A West Sussex-based soul doula on encouraging people to talk positively about death, dying and grief | Vicky Meets
What is a soul doula? A soul doula (also known as a death doula or soul midwife) is a professionally trained therapist who supports the terminally ill and dying; emotionally, spiritually and holistically. Death is a natural and important part of life, just as birth is.
We generally work alongside medical care teams, but our role is to serve and honour the needs of the dying person and their personal belief system – or not, as the case may be. We also support the families, as we have a deep understanding of the dying ‘process’. Offering that extra element of support means that the end of life experience is more likely to be positive.
How did you come to the role? I can only describe it as a ‘calling’. I believe it started 33 years ago, when my father died of cancer. It was a very traumatic experience to witness. I was 25 and an only child. I couldn’t understand what was happening as he began his dying journey. Why would I? No one talked about it or explained it to my mum and I – death just wasn’t talked about back then.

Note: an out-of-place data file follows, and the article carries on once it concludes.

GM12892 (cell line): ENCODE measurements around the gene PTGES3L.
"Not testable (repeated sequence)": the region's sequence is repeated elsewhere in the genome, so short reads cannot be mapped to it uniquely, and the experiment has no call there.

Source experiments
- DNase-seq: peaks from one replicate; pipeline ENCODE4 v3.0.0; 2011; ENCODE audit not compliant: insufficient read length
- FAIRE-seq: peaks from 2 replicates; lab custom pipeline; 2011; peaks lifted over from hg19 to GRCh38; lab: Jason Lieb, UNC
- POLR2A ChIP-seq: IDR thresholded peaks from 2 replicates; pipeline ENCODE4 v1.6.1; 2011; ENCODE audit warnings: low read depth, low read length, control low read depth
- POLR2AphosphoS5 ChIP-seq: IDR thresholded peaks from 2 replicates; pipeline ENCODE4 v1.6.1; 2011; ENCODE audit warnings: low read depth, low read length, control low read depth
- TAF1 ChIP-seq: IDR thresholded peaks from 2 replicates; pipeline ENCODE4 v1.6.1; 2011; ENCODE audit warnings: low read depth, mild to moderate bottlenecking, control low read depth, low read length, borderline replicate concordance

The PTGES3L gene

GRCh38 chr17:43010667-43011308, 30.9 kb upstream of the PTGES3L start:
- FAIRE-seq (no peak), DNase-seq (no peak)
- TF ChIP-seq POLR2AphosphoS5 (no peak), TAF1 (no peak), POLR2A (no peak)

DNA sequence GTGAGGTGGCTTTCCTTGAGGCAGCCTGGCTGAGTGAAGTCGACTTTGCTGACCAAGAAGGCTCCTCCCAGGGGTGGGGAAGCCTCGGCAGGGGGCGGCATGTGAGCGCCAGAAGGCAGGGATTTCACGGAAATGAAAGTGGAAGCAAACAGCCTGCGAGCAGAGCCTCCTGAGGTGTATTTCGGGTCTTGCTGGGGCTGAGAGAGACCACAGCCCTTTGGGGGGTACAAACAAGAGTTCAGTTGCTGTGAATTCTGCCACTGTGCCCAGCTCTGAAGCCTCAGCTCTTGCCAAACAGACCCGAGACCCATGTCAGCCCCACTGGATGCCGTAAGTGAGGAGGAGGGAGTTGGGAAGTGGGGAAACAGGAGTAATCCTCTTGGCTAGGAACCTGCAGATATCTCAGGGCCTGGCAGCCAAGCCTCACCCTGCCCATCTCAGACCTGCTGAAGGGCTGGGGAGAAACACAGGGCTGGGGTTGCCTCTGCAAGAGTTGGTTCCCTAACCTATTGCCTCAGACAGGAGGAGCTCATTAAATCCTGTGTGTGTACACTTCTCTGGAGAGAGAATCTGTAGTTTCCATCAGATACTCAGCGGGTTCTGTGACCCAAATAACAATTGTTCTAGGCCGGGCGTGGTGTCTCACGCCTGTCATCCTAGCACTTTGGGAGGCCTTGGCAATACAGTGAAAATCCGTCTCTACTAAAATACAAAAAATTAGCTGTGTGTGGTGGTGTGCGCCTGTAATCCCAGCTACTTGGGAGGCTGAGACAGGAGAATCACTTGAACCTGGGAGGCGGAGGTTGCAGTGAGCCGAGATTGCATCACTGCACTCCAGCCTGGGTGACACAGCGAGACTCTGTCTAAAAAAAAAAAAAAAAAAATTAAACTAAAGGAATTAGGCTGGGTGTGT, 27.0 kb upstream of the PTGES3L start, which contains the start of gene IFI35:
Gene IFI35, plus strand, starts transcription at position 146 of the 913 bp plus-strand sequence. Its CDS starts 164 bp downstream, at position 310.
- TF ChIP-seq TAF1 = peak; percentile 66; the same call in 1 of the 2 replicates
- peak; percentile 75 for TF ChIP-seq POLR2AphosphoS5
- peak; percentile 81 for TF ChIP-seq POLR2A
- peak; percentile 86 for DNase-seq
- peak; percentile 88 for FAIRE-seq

So, although my dad had wonderful clinical care, there was something much deeper; more spiritual and calming that was missing. After dad died, mum and I spoke in depth about it and made conscious decisions about our own death/ death plans.
When mum died of cancer 11 years later, the entire experience, from diagnosis to death, was profoundly different. What I did for my mum during her dying journey was a small part of what I do now as a professional soul doula.
Are soul doulas becoming widely recognised? Soul doulas are recognised and used in the USA, Canada and Australia, but nowhere near enough in the UK, possibly because of our reluctance to talk openly about end of life.
The more we understand the dying process then the less fear we have of it. I would love for there to be millions of us across the globe. We all deserve a good death and the support of a doula.
Do you find your work upsetting? It’s always very sad when anyone dies, but I deeply understand that it is part of life, so I am at peace with it. I take time out after any death to grieve for that person and their loved ones. You have to set strict self-care boundaries too. If you don’t, you can’t hold space fully and wholeheartedly for the dying person and their family.
You are part of the Coffin & Cake grief café. What is this? We encourage people to talk positively about death, dying and grief and we offer support to those currently in grief. Our first event was really well received. Free of charge, our next café is on Saturday, March 18 at 5pm at Pinks Ice Cream Parlour in Bognor Regis.
Where can we find out more? Email me at [email protected]; Instagram: adieudoula_reiki2023
To book for Coffin & Cake, email me or call 07771 890854